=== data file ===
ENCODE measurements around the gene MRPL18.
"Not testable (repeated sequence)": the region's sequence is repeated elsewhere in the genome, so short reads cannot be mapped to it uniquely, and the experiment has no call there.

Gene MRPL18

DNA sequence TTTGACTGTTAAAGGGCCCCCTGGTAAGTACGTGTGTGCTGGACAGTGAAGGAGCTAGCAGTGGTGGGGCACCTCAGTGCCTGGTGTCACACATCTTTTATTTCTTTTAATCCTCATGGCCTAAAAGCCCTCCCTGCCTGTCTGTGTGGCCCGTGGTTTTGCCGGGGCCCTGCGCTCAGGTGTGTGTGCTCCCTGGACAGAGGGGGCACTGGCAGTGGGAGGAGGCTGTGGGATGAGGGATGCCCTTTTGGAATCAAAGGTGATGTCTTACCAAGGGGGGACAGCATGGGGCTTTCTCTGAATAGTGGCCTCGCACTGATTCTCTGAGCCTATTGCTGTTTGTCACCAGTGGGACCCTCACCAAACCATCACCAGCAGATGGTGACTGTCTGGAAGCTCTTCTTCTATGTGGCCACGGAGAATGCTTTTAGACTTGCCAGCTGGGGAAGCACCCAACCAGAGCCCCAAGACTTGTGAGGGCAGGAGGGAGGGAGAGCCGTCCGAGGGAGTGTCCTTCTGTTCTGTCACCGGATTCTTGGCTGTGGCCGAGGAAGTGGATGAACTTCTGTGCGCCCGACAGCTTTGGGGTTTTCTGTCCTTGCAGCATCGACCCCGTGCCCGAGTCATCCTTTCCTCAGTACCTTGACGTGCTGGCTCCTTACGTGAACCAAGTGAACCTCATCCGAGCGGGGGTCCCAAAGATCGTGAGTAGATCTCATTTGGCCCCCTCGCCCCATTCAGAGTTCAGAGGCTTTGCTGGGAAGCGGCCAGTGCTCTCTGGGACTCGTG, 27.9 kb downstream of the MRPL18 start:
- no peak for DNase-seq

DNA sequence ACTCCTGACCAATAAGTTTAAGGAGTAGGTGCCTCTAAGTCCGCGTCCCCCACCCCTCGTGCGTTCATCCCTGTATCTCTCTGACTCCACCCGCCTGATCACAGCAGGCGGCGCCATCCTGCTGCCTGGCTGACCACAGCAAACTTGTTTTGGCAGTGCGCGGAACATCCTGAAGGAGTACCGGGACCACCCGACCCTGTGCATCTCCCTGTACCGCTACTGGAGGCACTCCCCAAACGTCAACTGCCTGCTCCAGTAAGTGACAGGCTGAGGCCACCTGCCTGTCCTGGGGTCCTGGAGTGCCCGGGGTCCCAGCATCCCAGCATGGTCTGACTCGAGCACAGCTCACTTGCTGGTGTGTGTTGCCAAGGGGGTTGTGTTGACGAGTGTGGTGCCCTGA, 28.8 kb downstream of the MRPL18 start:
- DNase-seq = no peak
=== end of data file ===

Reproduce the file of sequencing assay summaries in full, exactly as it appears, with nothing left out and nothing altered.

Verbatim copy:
ENCODE measurements around the gene MRPL18.
"Not testable (repeated sequence)": the region's sequence is repeated elsewhere in the genome, so short reads cannot be mapped to it uniquely, and the experiment has no call there.

Gene MRPL18

DNA sequence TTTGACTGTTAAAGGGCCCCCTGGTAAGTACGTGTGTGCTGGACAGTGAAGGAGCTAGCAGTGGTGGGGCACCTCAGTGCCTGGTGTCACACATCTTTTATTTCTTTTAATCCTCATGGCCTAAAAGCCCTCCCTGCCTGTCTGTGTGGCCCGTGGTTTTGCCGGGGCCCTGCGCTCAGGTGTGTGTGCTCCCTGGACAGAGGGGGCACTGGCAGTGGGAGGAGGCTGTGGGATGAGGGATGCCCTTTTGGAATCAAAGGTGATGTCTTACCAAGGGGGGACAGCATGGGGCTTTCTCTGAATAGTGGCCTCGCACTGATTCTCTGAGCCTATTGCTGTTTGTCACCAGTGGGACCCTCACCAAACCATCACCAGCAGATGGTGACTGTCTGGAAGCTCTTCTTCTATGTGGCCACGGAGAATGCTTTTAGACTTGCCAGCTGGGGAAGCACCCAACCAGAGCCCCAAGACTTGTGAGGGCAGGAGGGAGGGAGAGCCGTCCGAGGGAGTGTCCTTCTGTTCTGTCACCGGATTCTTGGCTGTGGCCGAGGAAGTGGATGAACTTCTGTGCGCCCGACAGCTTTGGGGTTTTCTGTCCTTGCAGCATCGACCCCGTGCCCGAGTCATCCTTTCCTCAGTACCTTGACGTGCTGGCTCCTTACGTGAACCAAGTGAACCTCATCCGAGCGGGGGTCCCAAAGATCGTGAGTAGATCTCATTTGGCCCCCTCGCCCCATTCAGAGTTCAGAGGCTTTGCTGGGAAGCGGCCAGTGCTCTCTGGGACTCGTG, 27.9 kb downstream of the MRPL18 start:
- no peak for DNase-seq

DNA sequence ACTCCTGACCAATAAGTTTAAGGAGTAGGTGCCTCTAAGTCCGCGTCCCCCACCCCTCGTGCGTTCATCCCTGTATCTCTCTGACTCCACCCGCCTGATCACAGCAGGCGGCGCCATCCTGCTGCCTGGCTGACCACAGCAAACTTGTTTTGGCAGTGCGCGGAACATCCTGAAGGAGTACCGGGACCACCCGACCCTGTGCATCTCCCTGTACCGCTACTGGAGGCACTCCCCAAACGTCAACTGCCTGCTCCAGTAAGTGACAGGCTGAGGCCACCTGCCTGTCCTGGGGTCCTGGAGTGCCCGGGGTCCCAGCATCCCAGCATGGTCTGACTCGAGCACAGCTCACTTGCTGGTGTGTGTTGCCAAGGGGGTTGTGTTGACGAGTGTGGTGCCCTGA, 28.8 kb downstream of the MRPL18 start:
- DNase-seq = no peak